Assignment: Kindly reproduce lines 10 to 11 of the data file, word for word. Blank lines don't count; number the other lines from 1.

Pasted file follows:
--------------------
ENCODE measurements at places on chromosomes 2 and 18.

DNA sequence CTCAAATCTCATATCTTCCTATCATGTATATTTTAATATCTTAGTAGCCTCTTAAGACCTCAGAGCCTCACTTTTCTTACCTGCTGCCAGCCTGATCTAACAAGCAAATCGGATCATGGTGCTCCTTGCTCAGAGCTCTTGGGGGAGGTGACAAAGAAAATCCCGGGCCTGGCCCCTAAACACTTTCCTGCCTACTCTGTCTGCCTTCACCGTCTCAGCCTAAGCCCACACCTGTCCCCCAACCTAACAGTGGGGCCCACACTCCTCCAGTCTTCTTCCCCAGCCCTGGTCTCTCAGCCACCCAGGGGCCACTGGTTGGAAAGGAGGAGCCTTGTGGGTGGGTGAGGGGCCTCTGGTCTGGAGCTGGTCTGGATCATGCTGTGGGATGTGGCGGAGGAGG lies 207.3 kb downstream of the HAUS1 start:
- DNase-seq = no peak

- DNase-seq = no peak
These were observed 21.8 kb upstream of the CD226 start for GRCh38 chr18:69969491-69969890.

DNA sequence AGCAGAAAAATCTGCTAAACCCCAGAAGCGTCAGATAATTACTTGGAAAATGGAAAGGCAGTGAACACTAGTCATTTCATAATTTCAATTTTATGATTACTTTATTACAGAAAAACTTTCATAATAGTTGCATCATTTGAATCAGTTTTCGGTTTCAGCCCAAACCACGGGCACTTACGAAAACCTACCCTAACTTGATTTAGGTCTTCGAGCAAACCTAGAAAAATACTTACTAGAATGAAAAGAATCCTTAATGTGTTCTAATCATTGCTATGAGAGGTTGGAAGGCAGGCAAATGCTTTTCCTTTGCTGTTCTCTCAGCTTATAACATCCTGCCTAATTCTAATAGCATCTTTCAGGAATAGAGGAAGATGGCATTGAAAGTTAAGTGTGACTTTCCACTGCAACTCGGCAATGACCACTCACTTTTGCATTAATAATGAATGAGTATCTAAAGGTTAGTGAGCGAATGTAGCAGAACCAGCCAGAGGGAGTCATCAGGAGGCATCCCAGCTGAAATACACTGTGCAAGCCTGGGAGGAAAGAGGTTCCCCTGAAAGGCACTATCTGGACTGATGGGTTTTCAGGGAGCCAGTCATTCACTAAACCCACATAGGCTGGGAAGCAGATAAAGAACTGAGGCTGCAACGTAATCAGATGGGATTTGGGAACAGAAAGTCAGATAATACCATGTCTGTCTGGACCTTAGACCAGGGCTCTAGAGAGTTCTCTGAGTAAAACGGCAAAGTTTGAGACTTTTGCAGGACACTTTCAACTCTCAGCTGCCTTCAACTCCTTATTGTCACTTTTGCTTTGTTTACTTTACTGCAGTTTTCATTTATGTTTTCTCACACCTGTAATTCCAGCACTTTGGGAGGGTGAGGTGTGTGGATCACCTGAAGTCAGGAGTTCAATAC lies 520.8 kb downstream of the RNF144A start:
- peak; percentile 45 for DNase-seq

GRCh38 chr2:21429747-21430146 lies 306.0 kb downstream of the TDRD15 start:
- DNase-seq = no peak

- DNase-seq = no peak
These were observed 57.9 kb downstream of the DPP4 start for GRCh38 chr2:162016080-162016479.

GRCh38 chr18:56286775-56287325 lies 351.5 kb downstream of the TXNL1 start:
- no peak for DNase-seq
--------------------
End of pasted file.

- DNase-seq = no peak
These were observed 57.9 kb downstream of the DPP4 start for GRCh38 chr2:162016080-162016479.